The Director of Maine CDC, Dr. Nirav Shah, even gave a little shoutout to MDSA on his Twitter account. The irony of an American government official publicly acknowledging the contribution of socialists was not lost on some. “There’s a first time for everything,” one MDSA member told me.
This isn’t the first time MDSA has involved itself with COVID relief efforts. In the spring of 2020 as the first wave of the virus swept through Maine, MDSA organized temporary mutual aid programs that included grocery delivery, small relief payments to those in need through a fundraising drive, and free distribution of homemade masks. And, although the pandemic has made it more challenging than usual, MDSA has remained true to its socialist mission being actively involved with Maine’s communities through core projects aimed at establishing a more fair and equitable world.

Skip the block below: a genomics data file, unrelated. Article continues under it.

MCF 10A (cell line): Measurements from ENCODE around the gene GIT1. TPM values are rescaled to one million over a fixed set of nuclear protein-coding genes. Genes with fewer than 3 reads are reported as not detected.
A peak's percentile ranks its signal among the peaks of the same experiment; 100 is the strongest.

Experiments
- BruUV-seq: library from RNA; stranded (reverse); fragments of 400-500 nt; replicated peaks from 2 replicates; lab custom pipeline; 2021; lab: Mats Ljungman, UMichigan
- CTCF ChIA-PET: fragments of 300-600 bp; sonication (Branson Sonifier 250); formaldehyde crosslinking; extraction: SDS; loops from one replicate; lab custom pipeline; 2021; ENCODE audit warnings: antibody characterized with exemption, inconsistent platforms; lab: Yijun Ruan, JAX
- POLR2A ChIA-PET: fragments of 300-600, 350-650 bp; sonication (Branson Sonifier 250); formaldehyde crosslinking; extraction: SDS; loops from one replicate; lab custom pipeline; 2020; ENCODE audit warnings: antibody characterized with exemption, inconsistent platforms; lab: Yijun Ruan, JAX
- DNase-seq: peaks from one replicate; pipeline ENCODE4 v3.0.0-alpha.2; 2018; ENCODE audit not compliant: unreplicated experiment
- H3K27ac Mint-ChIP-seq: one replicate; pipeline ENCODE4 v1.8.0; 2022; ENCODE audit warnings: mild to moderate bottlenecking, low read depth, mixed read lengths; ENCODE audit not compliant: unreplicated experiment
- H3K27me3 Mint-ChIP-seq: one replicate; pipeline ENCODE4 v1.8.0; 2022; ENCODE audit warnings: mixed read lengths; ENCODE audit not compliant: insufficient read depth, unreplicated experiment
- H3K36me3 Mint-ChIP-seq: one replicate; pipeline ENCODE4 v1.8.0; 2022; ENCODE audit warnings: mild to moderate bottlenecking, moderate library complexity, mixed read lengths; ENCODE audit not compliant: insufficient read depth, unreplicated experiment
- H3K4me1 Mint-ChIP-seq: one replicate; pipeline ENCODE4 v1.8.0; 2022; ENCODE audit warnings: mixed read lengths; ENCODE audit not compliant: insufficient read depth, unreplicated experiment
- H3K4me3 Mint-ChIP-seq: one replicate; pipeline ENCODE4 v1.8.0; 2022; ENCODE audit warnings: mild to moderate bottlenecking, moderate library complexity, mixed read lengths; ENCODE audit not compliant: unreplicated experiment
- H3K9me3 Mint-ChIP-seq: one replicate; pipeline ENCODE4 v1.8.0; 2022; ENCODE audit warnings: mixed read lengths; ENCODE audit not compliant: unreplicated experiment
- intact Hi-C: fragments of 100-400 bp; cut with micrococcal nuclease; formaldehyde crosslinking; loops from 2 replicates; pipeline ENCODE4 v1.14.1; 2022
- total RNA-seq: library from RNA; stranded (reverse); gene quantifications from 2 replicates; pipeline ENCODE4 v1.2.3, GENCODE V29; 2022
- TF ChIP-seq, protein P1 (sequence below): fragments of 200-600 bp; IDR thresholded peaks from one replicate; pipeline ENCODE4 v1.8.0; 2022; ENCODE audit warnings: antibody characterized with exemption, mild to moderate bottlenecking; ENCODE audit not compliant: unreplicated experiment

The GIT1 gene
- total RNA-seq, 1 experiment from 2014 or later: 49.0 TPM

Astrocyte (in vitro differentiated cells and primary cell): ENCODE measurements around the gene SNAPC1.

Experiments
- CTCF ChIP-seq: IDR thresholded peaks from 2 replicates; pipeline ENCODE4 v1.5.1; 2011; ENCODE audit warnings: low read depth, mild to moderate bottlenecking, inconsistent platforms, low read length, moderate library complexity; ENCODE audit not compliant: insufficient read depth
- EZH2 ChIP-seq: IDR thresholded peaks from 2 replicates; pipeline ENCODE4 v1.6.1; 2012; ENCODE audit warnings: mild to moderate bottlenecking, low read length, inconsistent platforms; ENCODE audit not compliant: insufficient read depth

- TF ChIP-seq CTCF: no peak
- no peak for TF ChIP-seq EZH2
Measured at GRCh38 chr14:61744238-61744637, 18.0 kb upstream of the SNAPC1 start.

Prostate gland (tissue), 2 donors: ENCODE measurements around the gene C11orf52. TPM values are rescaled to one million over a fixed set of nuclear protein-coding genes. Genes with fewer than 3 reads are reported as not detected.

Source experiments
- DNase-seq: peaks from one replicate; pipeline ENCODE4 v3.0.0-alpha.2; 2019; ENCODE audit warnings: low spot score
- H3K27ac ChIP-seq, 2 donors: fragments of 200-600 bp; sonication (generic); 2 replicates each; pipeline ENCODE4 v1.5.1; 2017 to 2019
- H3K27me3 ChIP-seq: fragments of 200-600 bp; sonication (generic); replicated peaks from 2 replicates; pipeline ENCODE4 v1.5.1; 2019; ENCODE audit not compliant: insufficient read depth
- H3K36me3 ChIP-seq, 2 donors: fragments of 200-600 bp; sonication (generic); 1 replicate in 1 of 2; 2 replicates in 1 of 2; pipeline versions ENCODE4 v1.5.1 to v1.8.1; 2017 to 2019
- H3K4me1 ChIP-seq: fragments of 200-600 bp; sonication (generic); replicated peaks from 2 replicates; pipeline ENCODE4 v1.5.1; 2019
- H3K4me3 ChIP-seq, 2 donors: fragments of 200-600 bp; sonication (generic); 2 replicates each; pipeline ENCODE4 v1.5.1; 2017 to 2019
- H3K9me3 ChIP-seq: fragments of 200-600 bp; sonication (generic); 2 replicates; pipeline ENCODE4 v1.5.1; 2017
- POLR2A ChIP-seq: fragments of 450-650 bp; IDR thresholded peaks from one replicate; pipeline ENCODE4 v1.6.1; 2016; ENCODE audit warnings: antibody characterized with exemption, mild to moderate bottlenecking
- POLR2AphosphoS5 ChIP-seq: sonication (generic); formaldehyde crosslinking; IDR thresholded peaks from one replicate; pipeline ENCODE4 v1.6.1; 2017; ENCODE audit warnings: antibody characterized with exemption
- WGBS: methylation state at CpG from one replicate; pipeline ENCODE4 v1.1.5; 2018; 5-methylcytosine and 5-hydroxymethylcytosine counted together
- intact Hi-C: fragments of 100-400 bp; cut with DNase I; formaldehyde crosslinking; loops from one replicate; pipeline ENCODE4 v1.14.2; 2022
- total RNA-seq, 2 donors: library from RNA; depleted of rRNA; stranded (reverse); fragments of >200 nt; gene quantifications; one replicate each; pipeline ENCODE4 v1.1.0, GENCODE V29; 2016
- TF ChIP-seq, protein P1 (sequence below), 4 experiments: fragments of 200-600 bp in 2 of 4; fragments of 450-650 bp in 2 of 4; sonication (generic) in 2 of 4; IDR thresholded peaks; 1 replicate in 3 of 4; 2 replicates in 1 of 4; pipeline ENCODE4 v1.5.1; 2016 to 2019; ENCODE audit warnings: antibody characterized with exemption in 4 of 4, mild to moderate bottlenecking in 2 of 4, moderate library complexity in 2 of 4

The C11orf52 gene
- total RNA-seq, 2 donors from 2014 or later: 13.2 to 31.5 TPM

One of those core projects was in full view at Monday’s clinic. MDSA is currently one of many organizations involved in a coalition called Our Power, fighting to let Mainers vote on whether the highly unpopular Central Maine Power and Versant should be replaced with a more democratic, consumer-owned electric utility. Volunteers from the coalition set up a table, collecting signatures for their campaign to get that question onto Maine’s 2022 or 2023 ballot. Jon D, a volunteer with Our Power, told Pine & Roses, “we were able to coordinate with Maine DSA to set up a table just off to the side of the clinic. It allows for two birds at once: getting people vaccinated, and helping Maine get closer to consumer-owned electricity.”